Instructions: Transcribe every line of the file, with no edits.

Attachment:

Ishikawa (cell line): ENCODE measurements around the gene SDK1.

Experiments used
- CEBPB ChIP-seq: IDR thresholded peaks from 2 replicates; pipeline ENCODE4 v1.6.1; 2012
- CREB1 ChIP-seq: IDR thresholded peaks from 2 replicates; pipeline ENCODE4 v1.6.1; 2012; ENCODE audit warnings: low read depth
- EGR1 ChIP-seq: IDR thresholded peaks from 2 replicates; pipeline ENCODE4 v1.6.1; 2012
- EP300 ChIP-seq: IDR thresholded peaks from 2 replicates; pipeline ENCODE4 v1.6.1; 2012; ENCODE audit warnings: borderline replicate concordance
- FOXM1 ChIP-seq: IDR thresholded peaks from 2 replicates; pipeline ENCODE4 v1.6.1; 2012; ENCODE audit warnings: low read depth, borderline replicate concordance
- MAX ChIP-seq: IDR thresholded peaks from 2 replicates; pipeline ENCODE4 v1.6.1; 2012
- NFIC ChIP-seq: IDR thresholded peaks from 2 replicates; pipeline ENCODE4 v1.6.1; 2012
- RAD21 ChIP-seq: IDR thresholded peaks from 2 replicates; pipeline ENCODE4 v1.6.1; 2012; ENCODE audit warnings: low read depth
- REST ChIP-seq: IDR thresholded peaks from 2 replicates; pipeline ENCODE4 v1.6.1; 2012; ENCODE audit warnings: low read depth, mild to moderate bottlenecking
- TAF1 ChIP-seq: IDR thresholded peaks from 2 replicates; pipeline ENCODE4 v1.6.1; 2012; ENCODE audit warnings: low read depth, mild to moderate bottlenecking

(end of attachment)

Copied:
Ishikawa (cell line): ENCODE measurements around the gene SDK1.

Experiments used
- CEBPB ChIP-seq: IDR thresholded peaks from 2 replicates; pipeline ENCODE4 v1.6.1; 2012
- CREB1 ChIP-seq: IDR thresholded peaks from 2 replicates; pipeline ENCODE4 v1.6.1; 2012; ENCODE audit warnings: low read depth
- EGR1 ChIP-seq: IDR thresholded peaks from 2 replicates; pipeline ENCODE4 v1.6.1; 2012
- EP300 ChIP-seq: IDR thresholded peaks from 2 replicates; pipeline ENCODE4 v1.6.1; 2012; ENCODE audit warnings: borderline replicate concordance
- FOXM1 ChIP-seq: IDR thresholded peaks from 2 replicates; pipeline ENCODE4 v1.6.1; 2012; ENCODE audit warnings: low read depth, borderline replicate concordance
- MAX ChIP-seq: IDR thresholded peaks from 2 replicates; pipeline ENCODE4 v1.6.1; 2012
- NFIC ChIP-seq: IDR thresholded peaks from 2 replicates; pipeline ENCODE4 v1.6.1; 2012
- RAD21 ChIP-seq: IDR thresholded peaks from 2 replicates; pipeline ENCODE4 v1.6.1; 2012; ENCODE audit warnings: low read depth
- REST ChIP-seq: IDR thresholded peaks from 2 replicates; pipeline ENCODE4 v1.6.1; 2012; ENCODE audit warnings: low read depth, mild to moderate bottlenecking
- TAF1 ChIP-seq: IDR thresholded peaks from 2 replicates; pipeline ENCODE4 v1.6.1; 2012; ENCODE audit warnings: low read depth, mild to moderate bottlenecking